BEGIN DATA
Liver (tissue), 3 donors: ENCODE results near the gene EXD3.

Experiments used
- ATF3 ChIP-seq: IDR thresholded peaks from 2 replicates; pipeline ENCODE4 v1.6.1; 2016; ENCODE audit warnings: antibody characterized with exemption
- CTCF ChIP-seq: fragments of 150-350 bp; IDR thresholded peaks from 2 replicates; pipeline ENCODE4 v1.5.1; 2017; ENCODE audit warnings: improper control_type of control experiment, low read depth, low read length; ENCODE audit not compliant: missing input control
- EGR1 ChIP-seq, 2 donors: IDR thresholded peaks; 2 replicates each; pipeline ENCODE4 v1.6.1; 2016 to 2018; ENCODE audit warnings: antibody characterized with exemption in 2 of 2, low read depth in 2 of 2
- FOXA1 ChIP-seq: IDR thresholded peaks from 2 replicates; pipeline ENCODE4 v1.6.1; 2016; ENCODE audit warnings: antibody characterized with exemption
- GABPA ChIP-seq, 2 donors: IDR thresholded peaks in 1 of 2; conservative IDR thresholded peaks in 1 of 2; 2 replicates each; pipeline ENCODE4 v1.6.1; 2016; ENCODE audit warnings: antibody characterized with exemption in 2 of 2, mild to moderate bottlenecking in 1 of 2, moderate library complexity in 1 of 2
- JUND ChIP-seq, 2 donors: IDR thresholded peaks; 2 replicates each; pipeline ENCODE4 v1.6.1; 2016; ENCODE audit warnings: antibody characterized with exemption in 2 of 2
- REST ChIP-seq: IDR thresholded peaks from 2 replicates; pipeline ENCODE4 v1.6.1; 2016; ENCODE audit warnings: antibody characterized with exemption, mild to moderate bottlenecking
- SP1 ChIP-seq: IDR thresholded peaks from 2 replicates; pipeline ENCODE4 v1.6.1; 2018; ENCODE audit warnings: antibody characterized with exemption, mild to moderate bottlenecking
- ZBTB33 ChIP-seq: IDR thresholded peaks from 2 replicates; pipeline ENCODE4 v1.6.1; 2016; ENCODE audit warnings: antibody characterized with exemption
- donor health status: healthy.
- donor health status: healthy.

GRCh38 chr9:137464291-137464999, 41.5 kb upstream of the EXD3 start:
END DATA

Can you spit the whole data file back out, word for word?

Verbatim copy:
Liver (tissue), 3 donors: ENCODE results near the gene EXD3.

Experiments used
- ATF3 ChIP-seq: IDR thresholded peaks from 2 replicates; pipeline ENCODE4 v1.6.1; 2016; ENCODE audit warnings: antibody characterized with exemption
- CTCF ChIP-seq: fragments of 150-350 bp; IDR thresholded peaks from 2 replicates; pipeline ENCODE4 v1.5.1; 2017; ENCODE audit warnings: improper control_type of control experiment, low read depth, low read length; ENCODE audit not compliant: missing input control
- EGR1 ChIP-seq, 2 donors: IDR thresholded peaks; 2 replicates each; pipeline ENCODE4 v1.6.1; 2016 to 2018; ENCODE audit warnings: antibody characterized with exemption in 2 of 2, low read depth in 2 of 2
- FOXA1 ChIP-seq: IDR thresholded peaks from 2 replicates; pipeline ENCODE4 v1.6.1; 2016; ENCODE audit warnings: antibody characterized with exemption
- GABPA ChIP-seq, 2 donors: IDR thresholded peaks in 1 of 2; conservative IDR thresholded peaks in 1 of 2; 2 replicates each; pipeline ENCODE4 v1.6.1; 2016; ENCODE audit warnings: antibody characterized with exemption in 2 of 2, mild to moderate bottlenecking in 1 of 2, moderate library complexity in 1 of 2
- JUND ChIP-seq, 2 donors: IDR thresholded peaks; 2 replicates each; pipeline ENCODE4 v1.6.1; 2016; ENCODE audit warnings: antibody characterized with exemption in 2 of 2
- REST ChIP-seq: IDR thresholded peaks from 2 replicates; pipeline ENCODE4 v1.6.1; 2016; ENCODE audit warnings: antibody characterized with exemption, mild to moderate bottlenecking
- SP1 ChIP-seq: IDR thresholded peaks from 2 replicates; pipeline ENCODE4 v1.6.1; 2018; ENCODE audit warnings: antibody characterized with exemption, mild to moderate bottlenecking
- ZBTB33 ChIP-seq: IDR thresholded peaks from 2 replicates; pipeline ENCODE4 v1.6.1; 2016; ENCODE audit warnings: antibody characterized with exemption
- donor health status: healthy.
- donor health status: healthy.

GRCh38 chr9:137464291-137464999, 41.5 kb upstream of the EXD3 start: